By the end of this month the British Government will have a somewhat more accurate idea of just how successful their Eat Out to Help Out scheme has been in sustaining businesses and protecting employment.
From 3rd until 31st August on every Monday, Tuesday and Wednesday (traditionally the quieter dining days), Brits can get a 50 per cent discount, up to a maximum of GB Pounds 10 per person, when you eat-in at one of the over 83,000 restaurants that have so far registered.
Usage does not require a voucher, can be used as many times as you like and is combinable with other available offers and discounts.
There is no minimum spend.
The discount cannot be claimed on alcoholic drinks or service charges and is automatically available at all participating establishments, which include restaurants, cafes, pubs, food halls, work and school canteens, who in-turn are reimbursed by the Government.
Consumers can easily find those that have already signed-up, within a 5 mile radius of their residence, simply by entering their postcode.
The United Kingdom HM Revenue and Customs stated that it had received over 10.5 million claims under the scheme up until 9th August with the average claim for around GB Pounds 5, which would until this date, bring the cost of this initiative to around GB Pounds 50 million.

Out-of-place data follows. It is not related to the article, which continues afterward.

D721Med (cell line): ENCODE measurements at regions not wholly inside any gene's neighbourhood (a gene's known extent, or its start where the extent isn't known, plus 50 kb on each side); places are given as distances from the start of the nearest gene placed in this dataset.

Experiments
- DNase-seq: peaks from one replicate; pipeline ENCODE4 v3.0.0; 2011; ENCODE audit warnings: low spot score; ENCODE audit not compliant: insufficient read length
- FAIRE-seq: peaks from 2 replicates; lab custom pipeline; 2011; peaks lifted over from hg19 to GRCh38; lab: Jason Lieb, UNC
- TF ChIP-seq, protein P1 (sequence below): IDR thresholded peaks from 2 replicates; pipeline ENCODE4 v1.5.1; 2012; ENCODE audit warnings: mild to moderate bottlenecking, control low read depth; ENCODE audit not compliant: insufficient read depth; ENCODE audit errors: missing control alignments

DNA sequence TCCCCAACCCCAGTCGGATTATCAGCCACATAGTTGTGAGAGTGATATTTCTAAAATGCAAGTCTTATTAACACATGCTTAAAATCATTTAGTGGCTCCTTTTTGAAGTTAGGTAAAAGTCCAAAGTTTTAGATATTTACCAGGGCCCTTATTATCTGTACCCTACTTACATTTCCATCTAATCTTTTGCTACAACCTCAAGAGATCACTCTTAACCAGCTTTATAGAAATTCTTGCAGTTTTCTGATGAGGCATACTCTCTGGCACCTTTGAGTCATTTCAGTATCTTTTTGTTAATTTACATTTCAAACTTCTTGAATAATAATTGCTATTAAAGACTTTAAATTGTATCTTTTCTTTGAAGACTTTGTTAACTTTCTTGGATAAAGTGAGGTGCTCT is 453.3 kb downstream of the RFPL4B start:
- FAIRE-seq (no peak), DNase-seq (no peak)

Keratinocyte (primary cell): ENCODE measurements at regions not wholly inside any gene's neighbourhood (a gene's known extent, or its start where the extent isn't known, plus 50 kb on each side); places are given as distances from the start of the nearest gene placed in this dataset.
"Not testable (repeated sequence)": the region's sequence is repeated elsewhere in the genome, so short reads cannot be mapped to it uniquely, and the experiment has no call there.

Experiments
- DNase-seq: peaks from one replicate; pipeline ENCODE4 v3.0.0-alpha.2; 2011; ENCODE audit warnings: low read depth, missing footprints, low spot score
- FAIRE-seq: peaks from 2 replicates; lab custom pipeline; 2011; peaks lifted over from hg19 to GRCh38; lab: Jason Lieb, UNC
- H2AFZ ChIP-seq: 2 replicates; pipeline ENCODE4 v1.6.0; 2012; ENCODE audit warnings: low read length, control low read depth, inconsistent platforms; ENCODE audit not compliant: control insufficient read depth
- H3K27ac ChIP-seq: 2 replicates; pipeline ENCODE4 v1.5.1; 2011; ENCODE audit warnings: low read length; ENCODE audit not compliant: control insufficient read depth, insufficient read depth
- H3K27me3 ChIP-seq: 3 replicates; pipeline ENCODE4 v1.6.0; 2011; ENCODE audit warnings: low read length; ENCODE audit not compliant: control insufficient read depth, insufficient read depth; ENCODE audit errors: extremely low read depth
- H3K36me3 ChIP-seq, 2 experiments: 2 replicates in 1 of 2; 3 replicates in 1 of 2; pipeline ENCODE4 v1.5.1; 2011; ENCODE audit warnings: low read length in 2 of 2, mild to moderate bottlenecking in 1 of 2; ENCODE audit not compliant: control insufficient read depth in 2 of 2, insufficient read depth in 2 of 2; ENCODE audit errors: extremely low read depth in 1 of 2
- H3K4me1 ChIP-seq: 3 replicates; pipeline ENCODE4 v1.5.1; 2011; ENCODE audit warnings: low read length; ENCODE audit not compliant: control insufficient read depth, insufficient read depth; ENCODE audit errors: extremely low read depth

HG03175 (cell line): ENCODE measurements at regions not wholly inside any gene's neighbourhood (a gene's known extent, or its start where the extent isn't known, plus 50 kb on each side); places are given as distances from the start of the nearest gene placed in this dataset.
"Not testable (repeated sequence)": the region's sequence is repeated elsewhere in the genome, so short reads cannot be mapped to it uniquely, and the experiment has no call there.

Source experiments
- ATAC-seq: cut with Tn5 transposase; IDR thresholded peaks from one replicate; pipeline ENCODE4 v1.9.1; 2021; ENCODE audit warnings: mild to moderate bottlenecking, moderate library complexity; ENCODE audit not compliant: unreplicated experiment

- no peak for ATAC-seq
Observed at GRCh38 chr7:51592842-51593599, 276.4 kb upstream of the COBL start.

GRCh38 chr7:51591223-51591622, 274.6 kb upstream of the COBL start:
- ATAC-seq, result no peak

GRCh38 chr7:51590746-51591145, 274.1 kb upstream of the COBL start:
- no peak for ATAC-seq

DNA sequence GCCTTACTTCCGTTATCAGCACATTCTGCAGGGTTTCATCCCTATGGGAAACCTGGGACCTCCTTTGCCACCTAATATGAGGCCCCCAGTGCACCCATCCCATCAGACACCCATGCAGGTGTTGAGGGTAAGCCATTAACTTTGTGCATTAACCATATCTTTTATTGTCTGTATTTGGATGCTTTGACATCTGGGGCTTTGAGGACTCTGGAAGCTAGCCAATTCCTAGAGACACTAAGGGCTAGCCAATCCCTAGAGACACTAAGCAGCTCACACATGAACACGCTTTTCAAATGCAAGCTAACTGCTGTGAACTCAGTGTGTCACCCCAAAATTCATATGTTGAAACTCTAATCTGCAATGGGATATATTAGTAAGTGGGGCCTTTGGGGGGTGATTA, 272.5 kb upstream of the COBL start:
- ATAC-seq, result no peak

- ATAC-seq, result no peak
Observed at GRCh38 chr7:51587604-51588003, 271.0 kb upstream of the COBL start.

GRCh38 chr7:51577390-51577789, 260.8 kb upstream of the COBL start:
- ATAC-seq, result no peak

British Chancellor Rishi Sunak reported ‘the scheme has served a huge 25 per cent increase in people going out’ and that GB Pounds 500 million has been put aside to pick up the bills for diners who patronize restaurants during the 13 eligible days in August.
This following the slashing of VAT rates from 20 to 5 per cent for all hospitality and tourism businesses until 12th January 2021.
Over 90 of the leading restaurant chains throughout the UK have signed up to offer this deal with most of the major brand names, applying substantial resources to ensure public awareness.
Will Beckett, co-founder of the Hawksmoor steakhouse group reported ‘that six of his restaurants had received a combined 15,000 bookings for the 13 days’ period.
Our policymakers have resisted so far, any obvious attempt to stimulate domestic tourism, for whatever reason.
Perhaps it is time to rethink this approach?
September, ‘normally’ one of the most challenging months of the year is just days away, while we continue to experience an increasing number of our restaurants announcing permanent closure.
For many of them it is truly heartbreaking, having spent in some cases decades, building their business.
From feedback, those closing mostly admit they can no longer sustain survival locally, citing the inability to continue paying rent, utility bills, land taxes or await further delays in the repayment of outstanding VAT refunds.